470 U.S. at 543-44 n. 8, 105 S.Ct. at 1494 n. 8 (bracketed words and elipsis in original).
The differences in the function and purpose of the pre- and post-termination hearings become clearer when we contemplate the opposing claim of an employee who has not prevailed in a full adjudicatory, trial-type, pretermination hearing. That employee's claim would be that a formal pretermination adjudicatory hearing before an impartial judge is not a sufficient due process substitute for the right to correct or modify the mistaken impressions of the supervisor who has threatened his discharge. He would argue along the lines discussed in our opinion in Loudermill and the Supreme Court's reasoning in Lopez and Loudermill that his supervisor's more concrete understanding and familiarity with the nature of the employee's job and conduct, his supervisor's potential willingness to forgive or give another chance, the informality of the "hearing" before the supervisor, and the lack of adversary formality and contentiousness associated with lawsuits have certain advantages over the formal adjudicatory hearing. Were we to adopt the District Court's rule, we would not be surprised to find an employee, discharged after a formal pretermination hearing, arguing that he has not been allowed to "invoke the discretion" of his employer and that he would have been retained if he could have talked to his supervisor first.
We acknowledge that there may be cases--perhaps this is one of them--in which the supervisory official is so biased that the Loudermill "right-of-reply" process is meaningless. The full, post-termination, adversary, trial-type hearing will serve to ferret out bias, pretext, deception and corruption by the employer in discharging the employee. The adversary processes employed in an adjudicatory, post-termination hearing controlled by an impartial judge lend themselves to proving wrongful conduct by the employer. The limited, "right-of-reply" pretermination hearing, as defined in Loudermill, is designed "to invoke the employer's discretion," his sense of fairness and mutual respect, his willingness to reconsider. It is not designed or well-adapted to uncover the employer's bias or corrupt motivation. For a more extended discussion of this point, see Judge Kiser's well-considered opinion in Crocker v. Fluvanna County Board of Public Welfare, 676 F.Supp. 711, 715-17 (W.D.Va.1987),2 and Professor Davis' exhaustive discussion of the differences in the purposes of the "Trial-Type Hearing" (Ch. 12) and "Fair Informal Procedure" (Ch. 13) in II K. Davis, Administrative Law Treatise, 405-522 (2d ed. 1979).
For these reasons the judgment of the Court below is reversed, the injunction is vacated and dissolved, and the case is remanded with instructions to dismiss the plaintiff's Loudermill pretermination claim of deprivation of property without procedural due process, as discussed above, and for further proceedings on other constitutional and pendent state claims.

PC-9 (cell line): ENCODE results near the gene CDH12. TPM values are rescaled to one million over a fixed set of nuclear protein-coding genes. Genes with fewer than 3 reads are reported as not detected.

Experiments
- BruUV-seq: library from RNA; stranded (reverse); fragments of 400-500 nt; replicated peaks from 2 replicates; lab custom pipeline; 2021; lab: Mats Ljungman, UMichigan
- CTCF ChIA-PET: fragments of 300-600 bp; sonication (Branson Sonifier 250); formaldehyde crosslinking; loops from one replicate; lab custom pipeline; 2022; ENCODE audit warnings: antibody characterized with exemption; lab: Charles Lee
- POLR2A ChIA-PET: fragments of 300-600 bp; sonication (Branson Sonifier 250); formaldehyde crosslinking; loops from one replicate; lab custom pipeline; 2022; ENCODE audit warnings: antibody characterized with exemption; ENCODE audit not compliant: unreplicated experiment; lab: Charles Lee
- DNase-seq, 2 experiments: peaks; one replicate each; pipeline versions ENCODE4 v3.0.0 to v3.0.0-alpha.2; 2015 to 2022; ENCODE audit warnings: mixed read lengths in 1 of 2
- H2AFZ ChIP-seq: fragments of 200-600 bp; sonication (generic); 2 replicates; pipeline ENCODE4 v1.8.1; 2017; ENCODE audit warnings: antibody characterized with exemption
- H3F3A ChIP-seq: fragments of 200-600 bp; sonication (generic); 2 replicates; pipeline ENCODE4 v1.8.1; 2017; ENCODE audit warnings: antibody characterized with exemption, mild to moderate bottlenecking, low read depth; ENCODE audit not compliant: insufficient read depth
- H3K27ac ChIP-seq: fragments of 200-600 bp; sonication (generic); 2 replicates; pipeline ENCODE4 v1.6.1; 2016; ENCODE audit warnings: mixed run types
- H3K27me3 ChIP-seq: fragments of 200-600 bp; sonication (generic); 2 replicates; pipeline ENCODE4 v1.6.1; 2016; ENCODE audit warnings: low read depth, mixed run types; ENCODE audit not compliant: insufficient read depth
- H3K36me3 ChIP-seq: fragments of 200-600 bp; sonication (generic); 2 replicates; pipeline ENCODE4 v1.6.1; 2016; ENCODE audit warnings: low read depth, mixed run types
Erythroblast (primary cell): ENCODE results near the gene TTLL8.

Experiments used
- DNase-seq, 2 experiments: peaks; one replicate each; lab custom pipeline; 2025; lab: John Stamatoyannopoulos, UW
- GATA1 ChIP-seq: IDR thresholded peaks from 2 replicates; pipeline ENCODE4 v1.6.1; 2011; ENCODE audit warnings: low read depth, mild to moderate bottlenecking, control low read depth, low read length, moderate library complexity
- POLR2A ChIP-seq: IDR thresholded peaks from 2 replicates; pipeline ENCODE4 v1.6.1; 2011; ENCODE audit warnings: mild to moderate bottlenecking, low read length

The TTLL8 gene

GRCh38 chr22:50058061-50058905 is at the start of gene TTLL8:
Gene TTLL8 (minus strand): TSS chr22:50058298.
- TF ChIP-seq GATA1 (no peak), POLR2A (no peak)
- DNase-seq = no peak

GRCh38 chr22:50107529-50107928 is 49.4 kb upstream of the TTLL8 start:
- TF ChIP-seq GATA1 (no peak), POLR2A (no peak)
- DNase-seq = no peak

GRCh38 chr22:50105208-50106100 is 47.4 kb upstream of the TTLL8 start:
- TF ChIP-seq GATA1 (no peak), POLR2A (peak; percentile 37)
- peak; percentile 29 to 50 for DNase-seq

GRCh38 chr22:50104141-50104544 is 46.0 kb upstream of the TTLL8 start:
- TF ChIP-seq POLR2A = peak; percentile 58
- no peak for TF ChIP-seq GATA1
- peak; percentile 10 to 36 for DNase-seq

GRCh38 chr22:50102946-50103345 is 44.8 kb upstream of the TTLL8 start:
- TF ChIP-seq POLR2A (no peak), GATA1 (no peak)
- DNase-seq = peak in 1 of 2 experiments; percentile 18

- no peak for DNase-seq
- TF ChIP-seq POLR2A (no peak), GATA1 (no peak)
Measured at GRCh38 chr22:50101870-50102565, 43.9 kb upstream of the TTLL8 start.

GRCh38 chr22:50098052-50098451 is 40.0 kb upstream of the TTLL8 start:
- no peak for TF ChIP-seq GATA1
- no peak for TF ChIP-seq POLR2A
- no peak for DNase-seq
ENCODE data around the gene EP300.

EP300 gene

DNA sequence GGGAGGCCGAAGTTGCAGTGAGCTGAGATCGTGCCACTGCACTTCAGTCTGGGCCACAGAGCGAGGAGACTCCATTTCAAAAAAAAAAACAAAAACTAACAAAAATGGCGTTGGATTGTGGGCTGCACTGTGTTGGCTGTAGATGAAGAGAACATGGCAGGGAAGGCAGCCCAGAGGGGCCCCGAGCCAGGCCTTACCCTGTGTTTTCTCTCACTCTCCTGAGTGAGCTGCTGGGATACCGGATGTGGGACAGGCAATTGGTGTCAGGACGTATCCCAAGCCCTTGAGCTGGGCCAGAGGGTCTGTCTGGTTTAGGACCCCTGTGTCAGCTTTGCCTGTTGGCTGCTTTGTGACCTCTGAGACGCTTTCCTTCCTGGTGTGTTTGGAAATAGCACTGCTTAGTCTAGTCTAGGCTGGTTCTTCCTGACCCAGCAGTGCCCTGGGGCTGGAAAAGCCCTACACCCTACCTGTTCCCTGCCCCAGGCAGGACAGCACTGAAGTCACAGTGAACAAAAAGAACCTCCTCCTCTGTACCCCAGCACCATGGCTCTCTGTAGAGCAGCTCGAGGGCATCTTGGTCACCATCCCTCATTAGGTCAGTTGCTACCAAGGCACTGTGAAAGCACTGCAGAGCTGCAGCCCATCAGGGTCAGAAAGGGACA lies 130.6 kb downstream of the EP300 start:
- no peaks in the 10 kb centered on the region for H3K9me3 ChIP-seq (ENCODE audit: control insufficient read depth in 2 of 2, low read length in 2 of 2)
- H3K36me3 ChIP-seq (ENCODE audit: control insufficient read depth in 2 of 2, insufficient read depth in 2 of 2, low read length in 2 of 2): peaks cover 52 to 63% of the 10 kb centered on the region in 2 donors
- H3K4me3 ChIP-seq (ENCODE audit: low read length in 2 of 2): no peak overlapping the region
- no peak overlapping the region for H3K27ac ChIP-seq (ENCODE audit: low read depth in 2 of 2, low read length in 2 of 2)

WELLFORD, Circuit Judge, concurring.
As an original member of this court's panel in Loudermill v. Cleveland Board of Education, 721 F.2d 550 (6th Cir.1983), aff'd 470 U.S. 532, 105 S.Ct. 1487, 84 L.Ed.2d 494 (1985), I am in accord with Judge Merritt's analysis of Loudermill as it relates to the issues of this case. I write separately to state my original concern about the issue of mootness, but I note that plaintiff's counsel at oral argument took the position that not all the issues involved were moot. I agree not only with the result reached and Judge Merritt's reasoning in reaching that result, but would also note my disagreement with plaintiff's argument that BOCA requirements equate with or set out the constitutional due process requirements involved in this discharge.
DAVID A. NELSON, Circuit Judge, concurring.
I concur in the judgment and in the opinion Judge Merritt has written for the court, but write separately to record my understanding that Michigan law does in fact provide for the sort of "full, post-termination, adversary, trial-type hearing" that, as Judge Merritt has said, would "serve to ferret out bias, pretext, deception and corruption by the employer in discharging the employee."
In Hawkins v. Common Council of Grand Rapids, 192 Mich. 276, 158 N.W. 953 (1916), the Michigan courts nullified, on the ground of bias, the removal of an elected city treasurer. More recently it has been held that Michigan courts may enjoin a discharge that would not meet constitutional requirements. State Employees Association v. Department of Mental Health, 421 Mich. 152, 365 N.W.2d 93, 100 (1984).
The plaintiff in the case at bar had the burden of pleading and proving the inadequacy of his remedies under state law. Wilson v. Beebe, 770 F.2d 578, 583 (6th Cir.1985) (en banc ); Vicory v. Walton, 721 F.2d 1062, 1065-66 (6th Cir.1983), cert. denied, 469 U.S. 834, 105 S.Ct. 125, 83 L.Ed. 67 (1984). Far from alleging that Michigan law gives him no right to a proper post-termination hearing, the plaintiff specifically pleaded that his interests in his continued employment "are protected under Mich. Const.1963, Art. 1, Sec. 17." His amended complaint also set forth claims sounding in contract and tort under the common law of Michigan, which claims could likewise be resolved in a post-termination adversary proceeding. Contrary to my original view,1 therefore, I am persuaded that the plaintiff failed to state a claim for deprivation of property without the process due him under the Federal Constitution.
RYAN, Circuit Judge (dissenting).
As the author of the opinion for this court that affirmed the decision of the district court and which was later vacated by the order of a majority of my colleagues, I respectfully dissent.